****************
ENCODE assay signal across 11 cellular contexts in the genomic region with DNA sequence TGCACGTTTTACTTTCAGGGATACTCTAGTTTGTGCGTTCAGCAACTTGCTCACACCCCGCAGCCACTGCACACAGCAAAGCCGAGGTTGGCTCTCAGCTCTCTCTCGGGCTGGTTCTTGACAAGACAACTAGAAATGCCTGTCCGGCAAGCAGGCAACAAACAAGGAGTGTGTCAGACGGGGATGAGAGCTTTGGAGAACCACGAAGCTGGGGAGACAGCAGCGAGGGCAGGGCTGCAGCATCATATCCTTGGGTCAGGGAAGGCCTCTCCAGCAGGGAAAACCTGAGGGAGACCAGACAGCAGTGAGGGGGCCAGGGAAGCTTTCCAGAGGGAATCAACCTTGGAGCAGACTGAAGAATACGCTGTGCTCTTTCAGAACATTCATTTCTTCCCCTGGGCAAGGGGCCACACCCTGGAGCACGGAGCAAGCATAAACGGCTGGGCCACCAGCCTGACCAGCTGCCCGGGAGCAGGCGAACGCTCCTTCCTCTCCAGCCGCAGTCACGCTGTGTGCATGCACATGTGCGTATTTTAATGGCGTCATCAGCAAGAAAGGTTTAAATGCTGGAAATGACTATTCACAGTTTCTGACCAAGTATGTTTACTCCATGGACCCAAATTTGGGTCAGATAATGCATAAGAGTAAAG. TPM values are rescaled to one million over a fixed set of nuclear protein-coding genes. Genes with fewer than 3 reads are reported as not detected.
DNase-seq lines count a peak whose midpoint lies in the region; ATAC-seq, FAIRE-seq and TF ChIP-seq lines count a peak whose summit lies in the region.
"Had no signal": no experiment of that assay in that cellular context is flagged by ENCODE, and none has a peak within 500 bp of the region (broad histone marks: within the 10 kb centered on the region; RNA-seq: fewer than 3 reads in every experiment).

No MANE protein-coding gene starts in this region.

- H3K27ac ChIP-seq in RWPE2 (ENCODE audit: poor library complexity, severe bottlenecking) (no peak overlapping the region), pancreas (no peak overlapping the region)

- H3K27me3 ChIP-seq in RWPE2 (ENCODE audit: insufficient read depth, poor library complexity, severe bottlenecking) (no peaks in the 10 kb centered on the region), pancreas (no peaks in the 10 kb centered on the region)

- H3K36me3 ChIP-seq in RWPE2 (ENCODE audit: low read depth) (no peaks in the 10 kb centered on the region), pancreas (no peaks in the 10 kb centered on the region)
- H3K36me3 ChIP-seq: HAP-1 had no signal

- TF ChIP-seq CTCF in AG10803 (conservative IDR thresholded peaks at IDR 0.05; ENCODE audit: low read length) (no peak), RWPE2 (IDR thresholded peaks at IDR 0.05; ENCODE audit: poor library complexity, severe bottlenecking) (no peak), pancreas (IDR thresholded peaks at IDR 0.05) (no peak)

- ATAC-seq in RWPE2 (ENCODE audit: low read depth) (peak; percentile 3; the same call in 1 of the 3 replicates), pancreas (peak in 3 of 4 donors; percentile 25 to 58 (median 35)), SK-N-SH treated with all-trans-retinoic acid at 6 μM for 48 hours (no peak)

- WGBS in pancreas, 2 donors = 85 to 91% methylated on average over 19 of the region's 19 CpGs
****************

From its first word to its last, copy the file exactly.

ENCODE assay signal across 11 cellular contexts in the genomic region with DNA sequence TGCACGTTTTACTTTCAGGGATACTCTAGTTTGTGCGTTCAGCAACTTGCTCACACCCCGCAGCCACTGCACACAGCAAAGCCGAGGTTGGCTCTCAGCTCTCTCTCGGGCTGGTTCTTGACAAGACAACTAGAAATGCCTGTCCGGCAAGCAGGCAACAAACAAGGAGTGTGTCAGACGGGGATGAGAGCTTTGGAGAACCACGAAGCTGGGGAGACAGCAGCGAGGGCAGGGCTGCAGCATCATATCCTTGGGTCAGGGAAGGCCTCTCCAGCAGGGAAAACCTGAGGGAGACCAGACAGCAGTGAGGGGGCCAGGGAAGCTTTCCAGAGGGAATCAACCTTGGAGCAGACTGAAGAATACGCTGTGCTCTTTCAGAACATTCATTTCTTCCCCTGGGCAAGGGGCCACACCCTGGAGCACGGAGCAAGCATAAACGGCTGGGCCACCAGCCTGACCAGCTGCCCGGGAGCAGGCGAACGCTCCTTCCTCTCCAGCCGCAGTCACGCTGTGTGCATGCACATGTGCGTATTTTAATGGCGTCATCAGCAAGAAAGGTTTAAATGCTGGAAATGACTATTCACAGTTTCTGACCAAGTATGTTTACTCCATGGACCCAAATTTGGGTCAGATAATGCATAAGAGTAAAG. TPM values are rescaled to one million over a fixed set of nuclear protein-coding genes. Genes with fewer than 3 reads are reported as not detected.
DNase-seq lines count a peak whose midpoint lies in the region; ATAC-seq, FAIRE-seq and TF ChIP-seq lines count a peak whose summit lies in the region.
"Had no signal": no experiment of that assay in that cellular context is flagged by ENCODE, and none has a peak within 500 bp of the region (broad histone marks: within the 10 kb centered on the region; RNA-seq: fewer than 3 reads in every experiment).

No MANE protein-coding gene starts in this region.

- H3K27ac ChIP-seq in RWPE2 (ENCODE audit: poor library complexity, severe bottlenecking) (no peak overlapping the region), pancreas (no peak overlapping the region)

- H3K27me3 ChIP-seq in RWPE2 (ENCODE audit: insufficient read depth, poor library complexity, severe bottlenecking) (no peaks in the 10 kb centered on the region), pancreas (no peaks in the 10 kb centered on the region)

- H3K36me3 ChIP-seq in RWPE2 (ENCODE audit: low read depth) (no peaks in the 10 kb centered on the region), pancreas (no peaks in the 10 kb centered on the region)
- H3K36me3 ChIP-seq: HAP-1 had no signal

- TF ChIP-seq CTCF in AG10803 (conservative IDR thresholded peaks at IDR 0.05; ENCODE audit: low read length) (no peak), RWPE2 (IDR thresholded peaks at IDR 0.05; ENCODE audit: poor library complexity, severe bottlenecking) (no peak), pancreas (IDR thresholded peaks at IDR 0.05) (no peak)

- ATAC-seq in RWPE2 (ENCODE audit: low read depth) (peak; percentile 3; the same call in 1 of the 3 replicates), pancreas (peak in 3 of 4 donors; percentile 25 to 58 (median 35)), SK-N-SH treated with all-trans-retinoic acid at 6 μM for 48 hours (no peak)

- WGBS in pancreas, 2 donors = 85 to 91% methylated on average over 19 of the region's 19 CpGs